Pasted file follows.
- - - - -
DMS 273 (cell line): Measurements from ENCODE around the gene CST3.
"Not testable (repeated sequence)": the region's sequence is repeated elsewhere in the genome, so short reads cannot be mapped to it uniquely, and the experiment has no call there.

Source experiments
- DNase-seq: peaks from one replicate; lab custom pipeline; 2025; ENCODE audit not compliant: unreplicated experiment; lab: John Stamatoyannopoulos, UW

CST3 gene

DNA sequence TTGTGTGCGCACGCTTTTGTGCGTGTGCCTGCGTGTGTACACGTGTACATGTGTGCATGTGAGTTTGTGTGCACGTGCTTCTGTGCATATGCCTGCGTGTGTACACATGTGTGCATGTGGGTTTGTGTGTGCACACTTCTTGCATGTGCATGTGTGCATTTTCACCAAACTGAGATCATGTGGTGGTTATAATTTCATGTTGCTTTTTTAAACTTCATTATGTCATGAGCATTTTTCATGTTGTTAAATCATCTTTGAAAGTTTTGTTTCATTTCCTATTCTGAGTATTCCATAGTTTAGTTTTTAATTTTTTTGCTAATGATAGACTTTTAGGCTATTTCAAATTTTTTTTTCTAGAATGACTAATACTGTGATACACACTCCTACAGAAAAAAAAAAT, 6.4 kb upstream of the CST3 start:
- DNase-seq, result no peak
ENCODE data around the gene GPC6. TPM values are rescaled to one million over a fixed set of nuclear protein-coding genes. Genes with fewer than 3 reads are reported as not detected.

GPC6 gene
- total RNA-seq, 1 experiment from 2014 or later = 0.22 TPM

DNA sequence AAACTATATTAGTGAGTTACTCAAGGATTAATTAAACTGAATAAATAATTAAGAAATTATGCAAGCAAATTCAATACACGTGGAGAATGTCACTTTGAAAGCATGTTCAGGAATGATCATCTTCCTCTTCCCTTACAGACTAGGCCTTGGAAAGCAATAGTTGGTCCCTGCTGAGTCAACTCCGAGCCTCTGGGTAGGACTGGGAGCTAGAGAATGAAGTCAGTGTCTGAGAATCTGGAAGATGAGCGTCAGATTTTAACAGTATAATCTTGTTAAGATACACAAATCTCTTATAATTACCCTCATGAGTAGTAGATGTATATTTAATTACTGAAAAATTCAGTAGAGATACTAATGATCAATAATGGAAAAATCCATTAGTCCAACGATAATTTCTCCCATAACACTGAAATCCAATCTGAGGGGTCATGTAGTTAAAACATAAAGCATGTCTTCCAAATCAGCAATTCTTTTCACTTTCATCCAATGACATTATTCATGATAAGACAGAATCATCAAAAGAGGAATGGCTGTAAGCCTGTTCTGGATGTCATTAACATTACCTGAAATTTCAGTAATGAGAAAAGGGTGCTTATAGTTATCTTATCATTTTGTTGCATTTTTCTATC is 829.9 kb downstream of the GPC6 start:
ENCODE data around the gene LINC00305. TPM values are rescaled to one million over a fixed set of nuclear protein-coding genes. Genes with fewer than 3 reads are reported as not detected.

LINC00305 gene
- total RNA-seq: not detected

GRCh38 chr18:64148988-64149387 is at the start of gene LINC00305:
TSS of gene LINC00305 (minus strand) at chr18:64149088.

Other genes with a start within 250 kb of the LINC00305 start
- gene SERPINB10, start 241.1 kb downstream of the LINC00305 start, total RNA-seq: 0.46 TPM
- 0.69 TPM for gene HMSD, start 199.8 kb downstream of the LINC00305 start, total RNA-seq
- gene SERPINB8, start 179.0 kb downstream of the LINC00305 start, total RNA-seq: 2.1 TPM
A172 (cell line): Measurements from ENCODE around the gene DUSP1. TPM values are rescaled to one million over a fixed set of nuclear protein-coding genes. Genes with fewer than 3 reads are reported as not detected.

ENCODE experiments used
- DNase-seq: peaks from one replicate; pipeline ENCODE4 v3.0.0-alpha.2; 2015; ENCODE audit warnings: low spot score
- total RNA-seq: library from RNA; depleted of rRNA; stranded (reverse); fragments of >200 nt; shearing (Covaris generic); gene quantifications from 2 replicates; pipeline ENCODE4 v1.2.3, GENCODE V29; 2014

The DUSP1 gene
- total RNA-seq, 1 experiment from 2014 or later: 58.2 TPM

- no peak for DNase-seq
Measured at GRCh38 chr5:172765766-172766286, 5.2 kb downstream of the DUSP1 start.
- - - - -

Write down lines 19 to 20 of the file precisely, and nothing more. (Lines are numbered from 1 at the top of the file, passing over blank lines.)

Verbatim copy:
- 0.69 TPM for gene HMSD, start 199.8 kb downstream of the LINC00305 start, total RNA-seq
- gene SERPINB8, start 179.0 kb downstream of the LINC00305 start, total RNA-seq: 2.1 TPM